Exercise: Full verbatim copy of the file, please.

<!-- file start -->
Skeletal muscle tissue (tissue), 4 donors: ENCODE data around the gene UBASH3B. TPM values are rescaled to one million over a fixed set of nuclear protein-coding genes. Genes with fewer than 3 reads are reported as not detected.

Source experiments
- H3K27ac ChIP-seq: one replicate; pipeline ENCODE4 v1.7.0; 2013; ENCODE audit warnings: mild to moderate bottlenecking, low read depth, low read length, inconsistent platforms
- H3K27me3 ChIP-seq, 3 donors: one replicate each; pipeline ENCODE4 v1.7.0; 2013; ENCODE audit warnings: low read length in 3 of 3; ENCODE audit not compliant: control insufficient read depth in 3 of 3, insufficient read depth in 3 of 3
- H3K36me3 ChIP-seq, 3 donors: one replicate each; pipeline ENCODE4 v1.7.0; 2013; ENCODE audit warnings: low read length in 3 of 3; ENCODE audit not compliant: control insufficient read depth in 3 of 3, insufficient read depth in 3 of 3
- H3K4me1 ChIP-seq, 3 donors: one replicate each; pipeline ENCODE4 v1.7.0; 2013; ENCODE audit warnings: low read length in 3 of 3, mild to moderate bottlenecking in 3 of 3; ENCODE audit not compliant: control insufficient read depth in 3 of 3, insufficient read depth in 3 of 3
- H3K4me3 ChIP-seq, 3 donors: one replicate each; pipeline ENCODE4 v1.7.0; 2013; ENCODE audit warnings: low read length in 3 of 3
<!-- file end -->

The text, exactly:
Skeletal muscle tissue (tissue), 4 donors: ENCODE data around the gene UBASH3B. TPM values are rescaled to one million over a fixed set of nuclear protein-coding genes. Genes with fewer than 3 reads are reported as not detected.

Source experiments
- H3K27ac ChIP-seq: one replicate; pipeline ENCODE4 v1.7.0; 2013; ENCODE audit warnings: mild to moderate bottlenecking, low read depth, low read length, inconsistent platforms
- H3K27me3 ChIP-seq, 3 donors: one replicate each; pipeline ENCODE4 v1.7.0; 2013; ENCODE audit warnings: low read length in 3 of 3; ENCODE audit not compliant: control insufficient read depth in 3 of 3, insufficient read depth in 3 of 3
- H3K36me3 ChIP-seq, 3 donors: one replicate each; pipeline ENCODE4 v1.7.0; 2013; ENCODE audit warnings: low read length in 3 of 3; ENCODE audit not compliant: control insufficient read depth in 3 of 3, insufficient read depth in 3 of 3
- H3K4me1 ChIP-seq, 3 donors: one replicate each; pipeline ENCODE4 v1.7.0; 2013; ENCODE audit warnings: low read length in 3 of 3, mild to moderate bottlenecking in 3 of 3; ENCODE audit not compliant: control insufficient read depth in 3 of 3, insufficient read depth in 3 of 3
- H3K4me3 ChIP-seq, 3 donors: one replicate each; pipeline ENCODE4 v1.7.0; 2013; ENCODE audit warnings: low read length in 3 of 3